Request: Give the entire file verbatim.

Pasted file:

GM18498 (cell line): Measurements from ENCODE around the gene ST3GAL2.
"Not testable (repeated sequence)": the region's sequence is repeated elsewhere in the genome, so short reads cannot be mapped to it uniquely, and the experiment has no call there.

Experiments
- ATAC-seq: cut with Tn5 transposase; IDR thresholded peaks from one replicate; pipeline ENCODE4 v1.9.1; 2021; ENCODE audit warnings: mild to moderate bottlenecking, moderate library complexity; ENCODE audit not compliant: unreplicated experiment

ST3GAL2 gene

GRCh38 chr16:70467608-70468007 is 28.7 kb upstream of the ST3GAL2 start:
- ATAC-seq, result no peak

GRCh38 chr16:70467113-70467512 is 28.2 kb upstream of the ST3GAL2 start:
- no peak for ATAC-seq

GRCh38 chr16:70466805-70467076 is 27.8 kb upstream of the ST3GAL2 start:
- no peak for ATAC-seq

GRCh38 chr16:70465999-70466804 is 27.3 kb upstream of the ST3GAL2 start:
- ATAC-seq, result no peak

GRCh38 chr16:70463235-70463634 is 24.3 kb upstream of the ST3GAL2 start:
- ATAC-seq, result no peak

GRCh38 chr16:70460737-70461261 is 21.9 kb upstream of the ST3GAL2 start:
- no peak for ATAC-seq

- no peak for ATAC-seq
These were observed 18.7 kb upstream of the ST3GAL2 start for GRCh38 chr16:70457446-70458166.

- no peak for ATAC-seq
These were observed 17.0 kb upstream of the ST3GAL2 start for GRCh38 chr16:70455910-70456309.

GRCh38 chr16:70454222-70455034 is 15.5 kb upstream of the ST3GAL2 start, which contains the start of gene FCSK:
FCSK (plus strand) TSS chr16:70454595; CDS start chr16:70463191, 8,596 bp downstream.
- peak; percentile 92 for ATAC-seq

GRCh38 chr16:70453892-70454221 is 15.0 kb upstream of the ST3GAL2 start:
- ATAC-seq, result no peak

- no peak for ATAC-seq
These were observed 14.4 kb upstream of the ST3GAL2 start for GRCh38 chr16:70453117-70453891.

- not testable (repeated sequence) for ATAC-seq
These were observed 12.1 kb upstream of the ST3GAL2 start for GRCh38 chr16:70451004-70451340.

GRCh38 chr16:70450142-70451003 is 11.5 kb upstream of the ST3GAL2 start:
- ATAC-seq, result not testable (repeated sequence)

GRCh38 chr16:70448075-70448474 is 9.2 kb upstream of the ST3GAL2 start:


GM18498 (cell line): Measurements from ENCODE around the gene ST3GAL2.
"Not testable (repeated sequence)": the region's sequence is repeated elsewhere in the genome, so short reads cannot be mapped to it uniquely, and the experiment has no call there.

Experiments
- ATAC-seq: cut with Tn5 transposase; IDR thresholded peaks from one replicate; pipeline ENCODE4 v1.9.1; 2021; ENCODE audit warnings: mild to moderate bottlenecking, moderate library complexity; ENCODE audit not compliant: unreplicated experiment

ST3GAL2 gene

GRCh38 chr16:70467608-70468007 is 28.7 kb upstream of the ST3GAL2 start:
- ATAC-seq, result no peak

GRCh38 chr16:70467113-70467512 is 28.2 kb upstream of the ST3GAL2 start:
- no peak for ATAC-seq

GRCh38 chr16:70466805-70467076 is 27.8 kb upstream of the ST3GAL2 start:
- no peak for ATAC-seq

GRCh38 chr16:70465999-70466804 is 27.3 kb upstream of the ST3GAL2 start:
- ATAC-seq, result no peak

GRCh38 chr16:70463235-70463634 is 24.3 kb upstream of the ST3GAL2 start:
- ATAC-seq, result no peak

GRCh38 chr16:70460737-70461261 is 21.9 kb upstream of the ST3GAL2 start:
- no peak for ATAC-seq

- no peak for ATAC-seq
These were observed 18.7 kb upstream of the ST3GAL2 start for GRCh38 chr16:70457446-70458166.

- no peak for ATAC-seq
These were observed 17.0 kb upstream of the ST3GAL2 start for GRCh38 chr16:70455910-70456309.

GRCh38 chr16:70454222-70455034 is 15.5 kb upstream of the ST3GAL2 start, which contains the start of gene FCSK:
FCSK (plus strand) TSS chr16:70454595; CDS start chr16:70463191, 8,596 bp downstream.
- peak; percentile 92 for ATAC-seq

GRCh38 chr16:70453892-70454221 is 15.0 kb upstream of the ST3GAL2 start:
- ATAC-seq, result no peak

- no peak for ATAC-seq
These were observed 14.4 kb upstream of the ST3GAL2 start for GRCh38 chr16:70453117-70453891.

- not testable (repeated sequence) for ATAC-seq
These were observed 12.1 kb upstream of the ST3GAL2 start for GRCh38 chr16:70451004-70451340.

GRCh38 chr16:70450142-70451003 is 11.5 kb upstream of the ST3GAL2 start:
- ATAC-seq, result not testable (repeated sequence)

GRCh38 chr16:70448075-70448474 is 9.2 kb upstream of the ST3GAL2 start: